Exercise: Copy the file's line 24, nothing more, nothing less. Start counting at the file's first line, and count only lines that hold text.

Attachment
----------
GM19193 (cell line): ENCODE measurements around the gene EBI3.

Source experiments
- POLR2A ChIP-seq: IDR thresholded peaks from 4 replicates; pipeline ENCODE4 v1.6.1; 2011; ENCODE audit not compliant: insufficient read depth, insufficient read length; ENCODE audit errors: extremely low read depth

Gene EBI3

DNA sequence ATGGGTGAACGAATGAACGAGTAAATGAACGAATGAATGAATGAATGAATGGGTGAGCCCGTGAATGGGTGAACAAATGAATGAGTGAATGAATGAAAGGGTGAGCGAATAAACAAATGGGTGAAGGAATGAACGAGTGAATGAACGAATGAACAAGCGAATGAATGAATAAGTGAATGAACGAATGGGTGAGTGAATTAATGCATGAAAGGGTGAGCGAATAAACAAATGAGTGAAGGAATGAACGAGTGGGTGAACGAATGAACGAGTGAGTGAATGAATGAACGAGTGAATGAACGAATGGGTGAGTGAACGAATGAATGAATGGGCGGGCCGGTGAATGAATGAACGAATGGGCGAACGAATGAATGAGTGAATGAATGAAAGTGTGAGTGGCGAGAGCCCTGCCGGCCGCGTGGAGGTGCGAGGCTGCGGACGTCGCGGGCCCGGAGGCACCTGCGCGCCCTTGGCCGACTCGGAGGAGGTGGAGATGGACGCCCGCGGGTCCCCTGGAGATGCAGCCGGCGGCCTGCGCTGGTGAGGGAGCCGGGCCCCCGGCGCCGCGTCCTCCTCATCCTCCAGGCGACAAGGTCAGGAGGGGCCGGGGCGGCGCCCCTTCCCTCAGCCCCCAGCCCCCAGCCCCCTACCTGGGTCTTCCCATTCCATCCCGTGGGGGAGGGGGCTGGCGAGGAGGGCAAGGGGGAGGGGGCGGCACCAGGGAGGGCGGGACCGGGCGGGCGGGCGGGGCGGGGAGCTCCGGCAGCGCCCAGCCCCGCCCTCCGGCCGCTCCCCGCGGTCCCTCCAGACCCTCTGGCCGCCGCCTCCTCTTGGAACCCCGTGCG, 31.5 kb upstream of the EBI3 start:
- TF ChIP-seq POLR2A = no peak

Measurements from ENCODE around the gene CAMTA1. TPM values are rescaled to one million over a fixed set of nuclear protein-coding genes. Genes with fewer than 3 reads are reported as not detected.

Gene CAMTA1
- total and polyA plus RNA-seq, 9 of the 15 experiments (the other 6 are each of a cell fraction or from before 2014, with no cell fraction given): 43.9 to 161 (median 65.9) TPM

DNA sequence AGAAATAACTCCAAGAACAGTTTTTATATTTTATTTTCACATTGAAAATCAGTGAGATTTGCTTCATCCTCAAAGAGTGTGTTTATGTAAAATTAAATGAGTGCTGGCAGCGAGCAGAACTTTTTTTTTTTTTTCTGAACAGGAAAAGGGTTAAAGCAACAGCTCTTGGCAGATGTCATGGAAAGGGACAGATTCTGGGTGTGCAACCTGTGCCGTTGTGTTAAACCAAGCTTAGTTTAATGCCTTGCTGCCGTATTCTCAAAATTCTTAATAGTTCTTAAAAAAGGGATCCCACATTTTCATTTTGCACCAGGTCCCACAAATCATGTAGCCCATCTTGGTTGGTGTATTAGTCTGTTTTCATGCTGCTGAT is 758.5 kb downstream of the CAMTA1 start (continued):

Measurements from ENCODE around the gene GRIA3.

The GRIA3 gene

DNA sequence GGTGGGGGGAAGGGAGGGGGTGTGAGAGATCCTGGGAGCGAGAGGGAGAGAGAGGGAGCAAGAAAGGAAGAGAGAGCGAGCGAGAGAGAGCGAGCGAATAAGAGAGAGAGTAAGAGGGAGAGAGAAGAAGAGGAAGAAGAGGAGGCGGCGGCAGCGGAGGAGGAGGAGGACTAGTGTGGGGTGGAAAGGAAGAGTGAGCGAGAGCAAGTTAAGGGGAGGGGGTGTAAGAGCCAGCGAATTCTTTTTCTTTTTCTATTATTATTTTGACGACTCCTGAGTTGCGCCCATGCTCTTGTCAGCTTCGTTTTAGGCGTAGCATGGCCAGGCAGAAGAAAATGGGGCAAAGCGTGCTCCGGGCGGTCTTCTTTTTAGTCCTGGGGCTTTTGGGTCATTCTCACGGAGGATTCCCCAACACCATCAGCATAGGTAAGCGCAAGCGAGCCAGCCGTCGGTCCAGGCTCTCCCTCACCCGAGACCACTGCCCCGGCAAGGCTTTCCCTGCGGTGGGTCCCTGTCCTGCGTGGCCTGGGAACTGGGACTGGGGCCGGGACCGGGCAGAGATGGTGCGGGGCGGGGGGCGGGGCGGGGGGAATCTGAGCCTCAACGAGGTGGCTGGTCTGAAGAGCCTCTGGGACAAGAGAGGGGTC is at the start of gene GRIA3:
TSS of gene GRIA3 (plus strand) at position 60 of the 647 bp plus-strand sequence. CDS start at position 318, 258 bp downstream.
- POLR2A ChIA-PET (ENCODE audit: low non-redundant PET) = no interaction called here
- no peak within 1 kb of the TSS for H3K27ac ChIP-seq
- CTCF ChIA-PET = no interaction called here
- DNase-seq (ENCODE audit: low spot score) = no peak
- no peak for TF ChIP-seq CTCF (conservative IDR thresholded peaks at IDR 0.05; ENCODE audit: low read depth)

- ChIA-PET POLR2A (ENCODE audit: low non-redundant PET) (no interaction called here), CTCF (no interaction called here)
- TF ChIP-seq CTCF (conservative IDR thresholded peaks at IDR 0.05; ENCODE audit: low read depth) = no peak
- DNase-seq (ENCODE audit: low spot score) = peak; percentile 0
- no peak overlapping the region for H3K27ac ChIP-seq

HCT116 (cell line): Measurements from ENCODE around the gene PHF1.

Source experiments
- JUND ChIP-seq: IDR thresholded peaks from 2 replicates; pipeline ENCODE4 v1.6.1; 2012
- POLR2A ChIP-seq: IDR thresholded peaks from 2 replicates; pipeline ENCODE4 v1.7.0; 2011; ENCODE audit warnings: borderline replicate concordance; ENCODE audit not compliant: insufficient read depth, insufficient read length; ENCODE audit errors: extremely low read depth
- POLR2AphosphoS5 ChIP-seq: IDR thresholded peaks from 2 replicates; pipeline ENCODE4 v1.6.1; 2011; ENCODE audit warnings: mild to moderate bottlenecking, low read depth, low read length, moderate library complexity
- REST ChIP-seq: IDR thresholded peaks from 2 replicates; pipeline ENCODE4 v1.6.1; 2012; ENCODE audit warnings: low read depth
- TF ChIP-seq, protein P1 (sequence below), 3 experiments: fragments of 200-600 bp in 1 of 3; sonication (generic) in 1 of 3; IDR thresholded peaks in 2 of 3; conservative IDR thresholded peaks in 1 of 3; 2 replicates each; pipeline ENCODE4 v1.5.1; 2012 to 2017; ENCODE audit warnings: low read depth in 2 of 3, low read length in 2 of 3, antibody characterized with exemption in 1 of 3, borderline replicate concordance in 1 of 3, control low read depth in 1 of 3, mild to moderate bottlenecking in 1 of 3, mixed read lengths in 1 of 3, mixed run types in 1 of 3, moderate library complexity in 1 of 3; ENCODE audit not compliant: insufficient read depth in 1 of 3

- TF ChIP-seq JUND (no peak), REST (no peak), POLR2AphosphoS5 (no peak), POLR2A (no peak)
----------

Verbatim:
HCT116 (cell line): Measurements from ENCODE around the gene PHF1.